Columbia Journalism Review: Wikipedia’s co-founder wanted to let readers edit the news. What went wrong?

Columbia Journalism Review: Wikipedia’s co-founder wanted to let readers edit the news. What went wrong?. “IT’S BEEN ALMOST A YEAR since the launch of WikiTribune, the crowdsourced news site created by Jimmy Wales, co-founder of Wikipedia. If you haven’t heard of WikiTribune, you’re not alone—it hasn’t made a big splash outside hardcore digital-media circles. But it’s an ambitious project, one that was designed to democratize the news as a Wikipedia-style portal where anyone could contribute to and edit news stories.”

Haartez: Israeli Archivists Fume Over Wikimedia Israel’s Reposting of Historical Photos Trove

Haartez: Israeli Archivists Fume Over Wikimedia Israel’s Reposting of Historical Photos Trove. “The Association of Israeli Archivists has roundly condemned Wikimedia Israel, the local affiliate of the U.S. foundation that runs Wikipedia, for copying into its photo archive 28,000 photographs taken in pre-state Israel. In a statement Tuesday, the archivists accused Wikimedia Israel of being ‘thieves in the night’ and said the move may violate intellectual property rights and general ethical norms.”

New York Times: From Encyclopedic Collector to ‘Wikipedian-at-Large’

New York Times: From Encyclopedic Collector to ‘Wikipedian-at-Large’. “In the grand library of the Auckland War Memorial Museum on a Saturday morning in August, a small group of new and slightly nervous Wikipedia editors gathered for a day of training that would arm them to tackle New Zealand’s lackluster representation on the crowdsourced online encyclopedia. Leading the so-called Wikiblitz was New Zealand’s official Wikipedian-at-Large, Mike Dickison, 49, who has in some senses been preparing his entire life for this post. “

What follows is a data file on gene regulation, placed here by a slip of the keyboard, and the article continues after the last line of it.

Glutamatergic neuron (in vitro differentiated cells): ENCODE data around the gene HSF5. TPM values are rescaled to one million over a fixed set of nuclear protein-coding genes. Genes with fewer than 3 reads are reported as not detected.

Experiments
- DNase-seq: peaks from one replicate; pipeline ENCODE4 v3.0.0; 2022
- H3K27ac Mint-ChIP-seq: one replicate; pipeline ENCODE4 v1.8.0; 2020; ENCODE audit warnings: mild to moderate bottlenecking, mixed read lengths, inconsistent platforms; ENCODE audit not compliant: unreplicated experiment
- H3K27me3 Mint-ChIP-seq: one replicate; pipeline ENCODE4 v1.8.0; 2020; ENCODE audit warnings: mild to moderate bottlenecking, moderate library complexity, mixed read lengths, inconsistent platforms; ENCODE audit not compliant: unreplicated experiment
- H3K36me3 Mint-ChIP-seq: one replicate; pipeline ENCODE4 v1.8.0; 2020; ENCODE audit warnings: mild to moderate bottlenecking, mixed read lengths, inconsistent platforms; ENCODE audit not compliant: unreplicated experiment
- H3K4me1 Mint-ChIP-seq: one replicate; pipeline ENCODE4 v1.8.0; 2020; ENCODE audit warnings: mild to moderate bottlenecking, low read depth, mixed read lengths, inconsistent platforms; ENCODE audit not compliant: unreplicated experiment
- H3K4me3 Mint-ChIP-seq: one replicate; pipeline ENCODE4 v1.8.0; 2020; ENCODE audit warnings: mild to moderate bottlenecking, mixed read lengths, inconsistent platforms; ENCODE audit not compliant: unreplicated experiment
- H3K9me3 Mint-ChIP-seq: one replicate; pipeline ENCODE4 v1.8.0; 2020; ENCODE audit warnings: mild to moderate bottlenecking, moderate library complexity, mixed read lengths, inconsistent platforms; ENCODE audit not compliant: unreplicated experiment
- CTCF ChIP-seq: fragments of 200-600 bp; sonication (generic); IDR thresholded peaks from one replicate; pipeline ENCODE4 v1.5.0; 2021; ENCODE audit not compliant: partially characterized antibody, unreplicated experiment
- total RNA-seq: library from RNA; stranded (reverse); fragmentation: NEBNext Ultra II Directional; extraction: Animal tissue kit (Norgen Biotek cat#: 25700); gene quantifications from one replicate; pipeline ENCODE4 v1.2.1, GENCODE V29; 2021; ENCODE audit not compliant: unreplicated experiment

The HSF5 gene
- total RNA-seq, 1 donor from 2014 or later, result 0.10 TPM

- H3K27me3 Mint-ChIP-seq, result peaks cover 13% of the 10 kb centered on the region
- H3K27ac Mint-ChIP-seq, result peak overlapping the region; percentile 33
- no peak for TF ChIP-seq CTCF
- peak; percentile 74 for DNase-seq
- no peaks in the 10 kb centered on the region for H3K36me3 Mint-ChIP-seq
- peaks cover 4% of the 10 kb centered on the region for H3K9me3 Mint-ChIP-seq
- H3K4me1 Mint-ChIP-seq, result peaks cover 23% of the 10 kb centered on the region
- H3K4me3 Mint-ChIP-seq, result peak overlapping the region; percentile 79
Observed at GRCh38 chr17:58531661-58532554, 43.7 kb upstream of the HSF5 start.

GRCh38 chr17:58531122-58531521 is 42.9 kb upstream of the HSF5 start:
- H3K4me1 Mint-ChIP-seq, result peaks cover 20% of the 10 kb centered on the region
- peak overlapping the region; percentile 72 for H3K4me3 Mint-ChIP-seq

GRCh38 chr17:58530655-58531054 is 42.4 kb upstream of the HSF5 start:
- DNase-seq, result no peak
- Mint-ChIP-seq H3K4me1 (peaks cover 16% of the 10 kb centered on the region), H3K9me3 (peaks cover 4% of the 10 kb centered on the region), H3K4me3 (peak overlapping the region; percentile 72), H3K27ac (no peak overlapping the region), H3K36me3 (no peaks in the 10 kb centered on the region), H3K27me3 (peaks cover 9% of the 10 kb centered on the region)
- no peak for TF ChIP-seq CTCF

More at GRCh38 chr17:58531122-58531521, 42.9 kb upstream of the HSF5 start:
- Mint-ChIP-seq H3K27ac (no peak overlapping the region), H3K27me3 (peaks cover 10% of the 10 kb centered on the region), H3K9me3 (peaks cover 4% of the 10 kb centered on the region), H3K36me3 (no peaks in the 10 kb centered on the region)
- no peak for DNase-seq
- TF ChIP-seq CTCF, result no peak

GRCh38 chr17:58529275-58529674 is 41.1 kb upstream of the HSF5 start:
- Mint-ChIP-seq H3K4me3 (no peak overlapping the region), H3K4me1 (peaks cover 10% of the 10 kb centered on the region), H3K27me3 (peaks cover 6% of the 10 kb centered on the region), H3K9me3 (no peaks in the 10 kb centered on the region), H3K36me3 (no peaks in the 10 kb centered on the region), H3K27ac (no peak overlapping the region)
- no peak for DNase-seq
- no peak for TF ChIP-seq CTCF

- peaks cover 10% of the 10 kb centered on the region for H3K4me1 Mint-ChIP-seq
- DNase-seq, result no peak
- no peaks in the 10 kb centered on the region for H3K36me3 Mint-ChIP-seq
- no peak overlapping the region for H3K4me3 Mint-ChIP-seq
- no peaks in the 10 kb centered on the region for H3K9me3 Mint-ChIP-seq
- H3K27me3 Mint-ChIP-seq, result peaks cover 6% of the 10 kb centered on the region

MIT News: Why some Wikipedia disputes go unresolved

MIT News: Why some Wikipedia disputes go unresolved . “Often, multiple Wikipedia editors will disagree on certain changes to articles or policies. One of the main ways to officially resolve such disputes is the Requests for Comment (RfC) process. Quarreling editors will publicize their deliberation on a forum, where other Wikipedia editors will chime in and a neutral editor will make a final decision. Ideally, this should solve all issues. But a novel study by MIT researchers finds debilitating factors — such as excessive bickering and poorly worded arguments — have led to about one-third of RfCs going unresolved.”

Motherboard: Wikipedia Bans Right Wing Site Breitbart as a Source for Facts

Motherboard: Wikipedia Bans Right Wing Site Breitbart as a Source for Facts. “Wikipedia editors voted to ban Breitbart as a source of fact in it articles. The consensus, reached late last month, agreed that the outlet ‘should not be used, ever, as a reference for facts, due to its unreliability.’ Wikipedia editors also decided that InfoWars is a ‘conspiracy theorist and fake news website,’ and that the ‘use of InfoWars as a reference should be generally prohibited.'”

Internet Archive: More than 9 million broken links on Wikipedia are now rescued

Internet Archive: More than 9 million broken links on Wikipedia are now rescued. “As part of the Internet Archive’s aim to build a better Web, we have been working to make the Web more reliable — and are pleased to announce that 9 million formerly broken links on Wikipedia now work because they go to archived versions in the Wayback Machine.”

TechCrunch: Amazon donates $1M to Wikimedia

TechCrunch: Amazon donates $1M to Wikimedia . “Back in March, we asked the question ‘Are corporations that use Wikipedia giving back?’ The answer was kind of, sort of, with one key exception, noting, ‘Apple, Facebook, Microsoft and Google all contributed around $50,000 by matching employee gifts. Amazon, on the other hand, is nowhere to be found on that list.’ Today, however, the online retail giant is looking to address that apparent oversight, announcing a $1 million donation to the Wikimedia Endowment, the fund behind Wikipedia.”